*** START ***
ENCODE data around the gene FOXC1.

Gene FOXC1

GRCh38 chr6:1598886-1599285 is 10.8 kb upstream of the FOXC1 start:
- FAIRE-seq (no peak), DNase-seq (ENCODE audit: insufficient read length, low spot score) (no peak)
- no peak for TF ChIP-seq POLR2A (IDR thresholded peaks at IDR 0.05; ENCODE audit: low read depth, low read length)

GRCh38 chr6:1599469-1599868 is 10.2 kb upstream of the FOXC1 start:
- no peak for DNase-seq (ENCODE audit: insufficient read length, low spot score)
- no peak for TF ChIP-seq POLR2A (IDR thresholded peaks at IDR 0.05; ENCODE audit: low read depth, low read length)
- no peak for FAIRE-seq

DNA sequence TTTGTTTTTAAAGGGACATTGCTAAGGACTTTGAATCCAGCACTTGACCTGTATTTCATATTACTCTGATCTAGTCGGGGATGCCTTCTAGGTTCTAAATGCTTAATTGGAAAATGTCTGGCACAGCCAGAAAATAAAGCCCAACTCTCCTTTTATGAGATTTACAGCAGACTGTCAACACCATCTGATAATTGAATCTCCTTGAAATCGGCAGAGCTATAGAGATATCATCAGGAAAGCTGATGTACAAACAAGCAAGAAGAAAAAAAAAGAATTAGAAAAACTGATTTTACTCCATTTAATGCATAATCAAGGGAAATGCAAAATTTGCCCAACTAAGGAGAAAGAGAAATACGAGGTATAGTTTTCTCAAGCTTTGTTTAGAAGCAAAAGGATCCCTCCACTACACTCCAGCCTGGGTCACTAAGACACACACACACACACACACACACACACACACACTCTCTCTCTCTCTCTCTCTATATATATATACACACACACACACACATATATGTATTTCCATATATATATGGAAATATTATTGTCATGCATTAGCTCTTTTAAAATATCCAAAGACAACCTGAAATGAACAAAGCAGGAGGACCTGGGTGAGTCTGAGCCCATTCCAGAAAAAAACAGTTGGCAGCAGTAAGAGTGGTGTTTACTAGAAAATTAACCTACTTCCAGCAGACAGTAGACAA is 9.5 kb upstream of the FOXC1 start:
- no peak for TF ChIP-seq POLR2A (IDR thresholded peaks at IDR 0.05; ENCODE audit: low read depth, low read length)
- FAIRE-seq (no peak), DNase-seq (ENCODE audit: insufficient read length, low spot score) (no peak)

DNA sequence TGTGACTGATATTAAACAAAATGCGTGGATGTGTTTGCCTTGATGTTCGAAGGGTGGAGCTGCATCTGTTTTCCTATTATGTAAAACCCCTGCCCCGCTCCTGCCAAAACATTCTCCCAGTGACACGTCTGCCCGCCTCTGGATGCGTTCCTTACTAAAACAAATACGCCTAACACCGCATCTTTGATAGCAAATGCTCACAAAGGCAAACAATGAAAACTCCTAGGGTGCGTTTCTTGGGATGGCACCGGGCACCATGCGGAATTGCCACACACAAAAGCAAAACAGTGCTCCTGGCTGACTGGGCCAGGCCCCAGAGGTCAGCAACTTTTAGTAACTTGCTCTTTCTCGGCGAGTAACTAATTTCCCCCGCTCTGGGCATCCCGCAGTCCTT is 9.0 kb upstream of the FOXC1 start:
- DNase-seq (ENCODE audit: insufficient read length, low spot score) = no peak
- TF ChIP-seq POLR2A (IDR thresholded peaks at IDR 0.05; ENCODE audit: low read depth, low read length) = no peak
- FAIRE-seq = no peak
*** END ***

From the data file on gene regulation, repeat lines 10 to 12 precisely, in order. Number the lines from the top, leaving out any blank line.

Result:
DNA sequence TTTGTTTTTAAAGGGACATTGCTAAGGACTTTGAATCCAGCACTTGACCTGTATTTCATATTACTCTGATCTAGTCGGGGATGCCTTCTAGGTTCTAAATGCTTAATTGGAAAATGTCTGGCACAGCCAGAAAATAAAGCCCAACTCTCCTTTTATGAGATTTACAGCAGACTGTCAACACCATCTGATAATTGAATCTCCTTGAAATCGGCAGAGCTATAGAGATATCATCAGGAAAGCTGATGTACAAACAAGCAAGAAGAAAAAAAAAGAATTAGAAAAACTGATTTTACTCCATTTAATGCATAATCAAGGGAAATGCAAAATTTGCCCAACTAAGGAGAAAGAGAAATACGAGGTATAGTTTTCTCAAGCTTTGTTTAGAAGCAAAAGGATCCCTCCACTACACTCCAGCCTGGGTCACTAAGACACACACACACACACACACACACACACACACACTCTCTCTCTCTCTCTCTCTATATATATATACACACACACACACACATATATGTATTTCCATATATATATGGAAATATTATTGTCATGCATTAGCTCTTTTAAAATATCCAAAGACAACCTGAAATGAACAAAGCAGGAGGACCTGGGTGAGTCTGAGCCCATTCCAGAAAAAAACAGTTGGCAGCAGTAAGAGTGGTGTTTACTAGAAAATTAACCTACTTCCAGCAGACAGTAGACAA is 9.5 kb upstream of the FOXC1 start:
- no peak for TF ChIP-seq POLR2A (IDR thresholded peaks at IDR 0.05; ENCODE audit: low read depth, low read length)
- FAIRE-seq (no peak), DNase-seq (ENCODE audit: insufficient read length, low spot score) (no peak)